When they demolished the smaller cabin (they kept the larger one—which once was the main house—to serve as a guest cabin), Nor-Son saved many of the wood timbers, along with a few doors and windows, and used them in the new house to create a connection between the past and future.
The classic “up-North” design includes a vaulted main room and open kitchen that faces the lake. Lots of dark wood throughout adds a warm feeling to the 4,000-square-foot home—knotty alder on trim and doors, hand-hewn white pine beams, and tongue-and-groove ceilings. Reclaimed wood from a barn in Wisconsin was used on floors and a few accent walls to give the house depth and history.
Nan Sloan, senior interior designer at The Sitting Room, was brought in early to help realize the couple’s vision for a traditional, slightly nostalgic family retreat. One of her contributions is a lakeside mudroom she designed with Shannon—an ingenious area that serves as a transition zone between the outdoors and main living area. “We thought about everything someone spending a day on the lake would need,” says Shannon. It has a slate floor, bathroom with a full-length mirror, washer and dryer, towel cubbies, lockers, a beverage center, and a pantry with snacks. It’s convenient for grab-and-go and eliminates wet, sandy foot traffic in the main part of the house. The room also features a chalkboard Shannon uses to denote special days and bring late sleepers up to speed on daily activities.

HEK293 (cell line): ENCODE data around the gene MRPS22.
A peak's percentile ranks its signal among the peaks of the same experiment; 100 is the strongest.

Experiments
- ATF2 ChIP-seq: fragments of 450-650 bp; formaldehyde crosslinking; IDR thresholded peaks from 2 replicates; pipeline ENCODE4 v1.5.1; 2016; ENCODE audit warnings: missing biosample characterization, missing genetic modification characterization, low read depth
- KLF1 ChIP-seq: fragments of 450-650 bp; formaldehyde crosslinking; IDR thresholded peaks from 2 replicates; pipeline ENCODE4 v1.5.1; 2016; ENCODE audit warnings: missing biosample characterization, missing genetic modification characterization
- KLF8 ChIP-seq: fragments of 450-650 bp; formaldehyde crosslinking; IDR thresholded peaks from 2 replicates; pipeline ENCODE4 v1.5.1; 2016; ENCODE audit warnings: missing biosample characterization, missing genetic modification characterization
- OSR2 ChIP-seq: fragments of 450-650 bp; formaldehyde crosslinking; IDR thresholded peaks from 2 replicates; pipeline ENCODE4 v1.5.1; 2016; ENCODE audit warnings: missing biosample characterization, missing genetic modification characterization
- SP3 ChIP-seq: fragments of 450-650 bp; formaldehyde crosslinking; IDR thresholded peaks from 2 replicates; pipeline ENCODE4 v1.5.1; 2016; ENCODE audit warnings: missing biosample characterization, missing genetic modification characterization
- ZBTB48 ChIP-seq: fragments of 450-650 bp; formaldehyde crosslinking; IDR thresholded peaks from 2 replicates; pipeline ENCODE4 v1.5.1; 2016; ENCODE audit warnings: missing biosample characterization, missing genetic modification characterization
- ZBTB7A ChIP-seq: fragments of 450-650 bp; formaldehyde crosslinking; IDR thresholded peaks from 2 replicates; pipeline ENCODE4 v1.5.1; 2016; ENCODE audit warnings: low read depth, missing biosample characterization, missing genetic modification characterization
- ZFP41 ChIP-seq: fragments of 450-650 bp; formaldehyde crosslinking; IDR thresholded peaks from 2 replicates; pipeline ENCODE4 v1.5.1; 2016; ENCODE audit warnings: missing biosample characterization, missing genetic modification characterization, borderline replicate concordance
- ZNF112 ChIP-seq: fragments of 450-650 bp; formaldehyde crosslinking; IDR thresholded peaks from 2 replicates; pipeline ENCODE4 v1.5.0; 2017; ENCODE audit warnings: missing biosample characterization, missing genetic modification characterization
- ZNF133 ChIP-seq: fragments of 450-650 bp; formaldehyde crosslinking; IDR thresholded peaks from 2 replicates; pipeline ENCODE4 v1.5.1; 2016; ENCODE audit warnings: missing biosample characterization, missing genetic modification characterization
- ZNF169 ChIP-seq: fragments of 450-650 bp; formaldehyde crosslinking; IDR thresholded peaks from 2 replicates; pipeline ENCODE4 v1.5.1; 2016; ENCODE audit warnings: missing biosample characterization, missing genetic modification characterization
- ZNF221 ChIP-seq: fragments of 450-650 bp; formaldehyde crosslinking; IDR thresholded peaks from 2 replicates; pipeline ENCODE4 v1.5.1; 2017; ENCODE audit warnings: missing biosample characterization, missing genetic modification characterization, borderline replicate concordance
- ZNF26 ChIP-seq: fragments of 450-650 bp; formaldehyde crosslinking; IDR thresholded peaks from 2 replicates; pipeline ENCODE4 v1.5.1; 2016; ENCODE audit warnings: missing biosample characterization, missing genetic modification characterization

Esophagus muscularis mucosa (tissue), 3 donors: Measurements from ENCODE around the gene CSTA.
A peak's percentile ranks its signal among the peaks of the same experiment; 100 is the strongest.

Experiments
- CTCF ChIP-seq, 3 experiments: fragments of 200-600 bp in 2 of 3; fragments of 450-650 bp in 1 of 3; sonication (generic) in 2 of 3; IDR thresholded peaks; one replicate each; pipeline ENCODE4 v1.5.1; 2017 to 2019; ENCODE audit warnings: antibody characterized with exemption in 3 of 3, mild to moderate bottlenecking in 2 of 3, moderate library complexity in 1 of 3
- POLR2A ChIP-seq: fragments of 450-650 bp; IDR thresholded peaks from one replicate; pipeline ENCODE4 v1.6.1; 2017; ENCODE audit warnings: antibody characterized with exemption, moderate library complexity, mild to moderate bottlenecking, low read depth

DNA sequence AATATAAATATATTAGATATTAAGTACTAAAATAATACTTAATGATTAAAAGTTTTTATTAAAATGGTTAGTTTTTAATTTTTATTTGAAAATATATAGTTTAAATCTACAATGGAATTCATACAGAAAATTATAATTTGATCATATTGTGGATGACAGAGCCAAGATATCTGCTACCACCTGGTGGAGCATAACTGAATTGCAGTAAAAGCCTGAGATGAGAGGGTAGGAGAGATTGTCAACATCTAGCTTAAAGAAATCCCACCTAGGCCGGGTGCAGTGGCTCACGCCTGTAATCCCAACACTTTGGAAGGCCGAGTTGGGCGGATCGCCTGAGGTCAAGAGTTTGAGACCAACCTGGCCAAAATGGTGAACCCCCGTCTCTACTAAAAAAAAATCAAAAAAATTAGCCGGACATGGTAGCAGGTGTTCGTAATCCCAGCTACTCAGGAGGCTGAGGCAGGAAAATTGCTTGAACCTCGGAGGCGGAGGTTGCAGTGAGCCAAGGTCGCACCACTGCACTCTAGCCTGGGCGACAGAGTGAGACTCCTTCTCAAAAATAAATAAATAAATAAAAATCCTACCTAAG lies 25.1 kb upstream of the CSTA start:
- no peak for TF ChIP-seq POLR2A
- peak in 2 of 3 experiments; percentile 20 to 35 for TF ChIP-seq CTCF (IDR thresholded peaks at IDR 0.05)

Sloan incorporated Shannon’s favorite shade of green throughout the home and added wall
paper with lake-inspired motifs in smaller rooms. Everything needed to be no-fuss—durable and comfortable—so she chose leather, wool, and indoor/outdoor fabrics in darker colors.
A giant dining table was on the family’s must-have list, and a 7-foot double pedestal table fit the bill. With two optional leaves, it can seat 12 comfortably. Sloan chose a combination of benches and chairs for flexible seating, adding, “You can fit more people on a bench, especially kids.” It has a stained, wire-brushed finish that will stand up to a lifetime of meals, card games, jigsaw puzzles, and those who may be coaster-averse.